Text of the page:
1. Damping: Refuse is dumped in low lying areas partly as a method of reclamation of land but mainly as an easy method of disposal of dry refuse. As a result of bacterial action, refuse decreases in volume and is converted into humus.
  2. Sanitary Landfill: It is the most satisfactory method of refuse disposal where suitable land is available. It differ from ordinary damping in that the material is placed in a trench or other prepared area, adequately compacted and covered with earth at the end of the working day. The term modified sanitary landfill has been applied to those operations where compaction and covering are  accomplished once or twice a week.3 methods needed in this operation-
  3. The trench methods
  4. The ramp methods
  5. The area methods.
  6. Incineration: Incineration is a waste treatment process that involves the combustion of organic substances contained in waste materials. Incineration and other high-temperature waste treatment systems are described as “thermal treatment”. Incineration of waste materials converts the waste into ash, flue gas, and heat. Hospital refuse that is particularly dangerous is best disposal of by incineration.
  7. Composting: It is the method of combined disposal of refuse and night soil or sludge. It is a process of nature whereby organic matter (plant material, food scraps, and paper products) breaks down under bacterial actions resulting in the formation of relatively stable humus after a period of weeks or months like material called the compost which has considerable manure value for the soil. It is used in gardens, landscaping, horticulture, and agriculture. The principal by products are carbon-dioxide, water and heat.
  1. Manure pits: In rural areas, refuse can be disposed by digging manure pits by the individual’s householders. The garbage, cattle dung, straw and leaves should be dumped into the manure pits and covered with earth after each day’s dumping.
  2. Burial: It is suitable for small camps. A trench 2.5 m wide and 2 m deep is excavated and at the end of each day the refuse is covered with 20-30 cm of earth. When the level in the trench is 40 cm from ground level, the trench is filled with earth and compacted and a new trench is drug out.
  3. Recycling : Recycling is a process to change materials (waste) into new products to prevent waste of potentially useful materials, reduce the consumption of fresh raw materials, reduce energy usage, reduce air pollution (from incineration) and water pollution (from land filling. Recycling is a key component of modern waste reduction and is the third component of the “Reduce, Reuse, and Recycle” waste hierarchy.Recyclable materials include many kinds of glass, paper, metal, plastic, textiles, and electronics.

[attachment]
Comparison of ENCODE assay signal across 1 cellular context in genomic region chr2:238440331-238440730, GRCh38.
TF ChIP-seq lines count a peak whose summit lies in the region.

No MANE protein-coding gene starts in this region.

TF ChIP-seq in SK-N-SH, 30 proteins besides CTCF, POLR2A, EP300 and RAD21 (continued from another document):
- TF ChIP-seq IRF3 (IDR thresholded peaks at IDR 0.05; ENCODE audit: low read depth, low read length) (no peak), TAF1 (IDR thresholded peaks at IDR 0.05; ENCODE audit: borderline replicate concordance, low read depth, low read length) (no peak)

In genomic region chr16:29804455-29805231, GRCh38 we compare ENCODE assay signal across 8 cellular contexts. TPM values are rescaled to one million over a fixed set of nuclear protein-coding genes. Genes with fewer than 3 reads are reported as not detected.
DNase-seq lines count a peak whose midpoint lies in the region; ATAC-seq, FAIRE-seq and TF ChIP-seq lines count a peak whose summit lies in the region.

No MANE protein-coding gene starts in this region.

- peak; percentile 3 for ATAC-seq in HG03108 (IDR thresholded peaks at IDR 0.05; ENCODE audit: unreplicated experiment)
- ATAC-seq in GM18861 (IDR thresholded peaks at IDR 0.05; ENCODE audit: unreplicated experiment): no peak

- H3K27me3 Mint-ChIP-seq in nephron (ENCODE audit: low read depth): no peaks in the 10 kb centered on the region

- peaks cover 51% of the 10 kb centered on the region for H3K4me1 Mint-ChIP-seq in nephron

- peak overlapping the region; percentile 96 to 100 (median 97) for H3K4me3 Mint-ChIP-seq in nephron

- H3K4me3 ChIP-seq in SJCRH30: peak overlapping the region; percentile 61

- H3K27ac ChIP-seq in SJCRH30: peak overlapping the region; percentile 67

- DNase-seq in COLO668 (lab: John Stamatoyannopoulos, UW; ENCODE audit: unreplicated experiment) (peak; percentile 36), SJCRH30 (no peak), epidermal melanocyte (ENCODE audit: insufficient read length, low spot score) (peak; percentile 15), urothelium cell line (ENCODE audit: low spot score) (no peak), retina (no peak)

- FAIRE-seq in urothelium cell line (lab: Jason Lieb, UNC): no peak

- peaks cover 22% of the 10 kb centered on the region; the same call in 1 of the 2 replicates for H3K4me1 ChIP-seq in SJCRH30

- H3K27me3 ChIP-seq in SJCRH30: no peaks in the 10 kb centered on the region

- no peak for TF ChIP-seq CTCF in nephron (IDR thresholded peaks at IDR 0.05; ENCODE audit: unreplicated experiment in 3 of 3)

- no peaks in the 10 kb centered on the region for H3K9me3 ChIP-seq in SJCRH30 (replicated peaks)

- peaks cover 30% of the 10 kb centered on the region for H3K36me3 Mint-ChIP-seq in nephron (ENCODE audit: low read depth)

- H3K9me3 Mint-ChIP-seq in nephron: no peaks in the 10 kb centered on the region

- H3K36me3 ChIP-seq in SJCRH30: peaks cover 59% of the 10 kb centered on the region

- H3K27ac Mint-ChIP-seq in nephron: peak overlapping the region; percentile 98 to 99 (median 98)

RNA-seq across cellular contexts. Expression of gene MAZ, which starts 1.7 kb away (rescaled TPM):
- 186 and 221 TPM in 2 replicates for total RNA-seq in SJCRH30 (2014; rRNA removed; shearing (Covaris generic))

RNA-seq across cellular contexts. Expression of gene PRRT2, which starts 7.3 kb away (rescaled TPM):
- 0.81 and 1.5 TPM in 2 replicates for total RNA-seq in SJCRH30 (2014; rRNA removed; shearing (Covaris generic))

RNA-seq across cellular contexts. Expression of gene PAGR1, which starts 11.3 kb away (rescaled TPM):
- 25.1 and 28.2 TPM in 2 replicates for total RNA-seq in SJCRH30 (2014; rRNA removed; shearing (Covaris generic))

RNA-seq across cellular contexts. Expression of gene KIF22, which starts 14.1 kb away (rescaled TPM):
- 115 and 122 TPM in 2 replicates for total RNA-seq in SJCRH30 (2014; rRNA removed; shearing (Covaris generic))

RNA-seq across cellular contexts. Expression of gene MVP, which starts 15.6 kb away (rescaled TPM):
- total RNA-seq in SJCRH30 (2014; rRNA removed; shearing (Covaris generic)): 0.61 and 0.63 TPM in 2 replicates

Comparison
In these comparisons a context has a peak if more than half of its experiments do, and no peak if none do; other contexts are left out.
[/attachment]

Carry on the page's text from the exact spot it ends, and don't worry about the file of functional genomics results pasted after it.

1. Windrow composting: In agriculture, windrow composting is the production of compost by piling organic matter or biodegradable waste, such as animal manure and crop residues, in long rows (windrows). This method is suited to producing large volumes of compost. Windrow composting is a commonly used farm scale composting method.An important method of waste management is the prevention of waste material being created, also known as waste reduction. Methods of avoidance include reuse of second-hand products, repairing broken items instead of buying new, designing products to be refillable or reusable (such as cotton instead of plastic shopping bags), encouraging consumers to avoid using disposable products (such as disposable cutlery), removing any food/liquid remains from cans, packaging, and designing products that use less material to achieve the same purpose (for example, light weighting of beverage cans).

Alternative waste treatment technologies:In the UK these are sometimes termed advanced waste treatment technologies, even though these technologies are not necessarily more complex than the established technologies.

  • Anaerobic digestion.
  • Alcohol/ethanol production.
  • Bio-drying.
  • Gasification.
  • Gas Plasma: Gasification followed by syngas plasma polishing (commercial test scale).
  • Mechanical heat treatment.
  • Plasma arc waste disposal (commercial demonstration scale).
  • Sewage treatment.
  • Tunnel composting.
  • Waste autoclave.
    •                                                                                                                               (lecture by baby kirttania)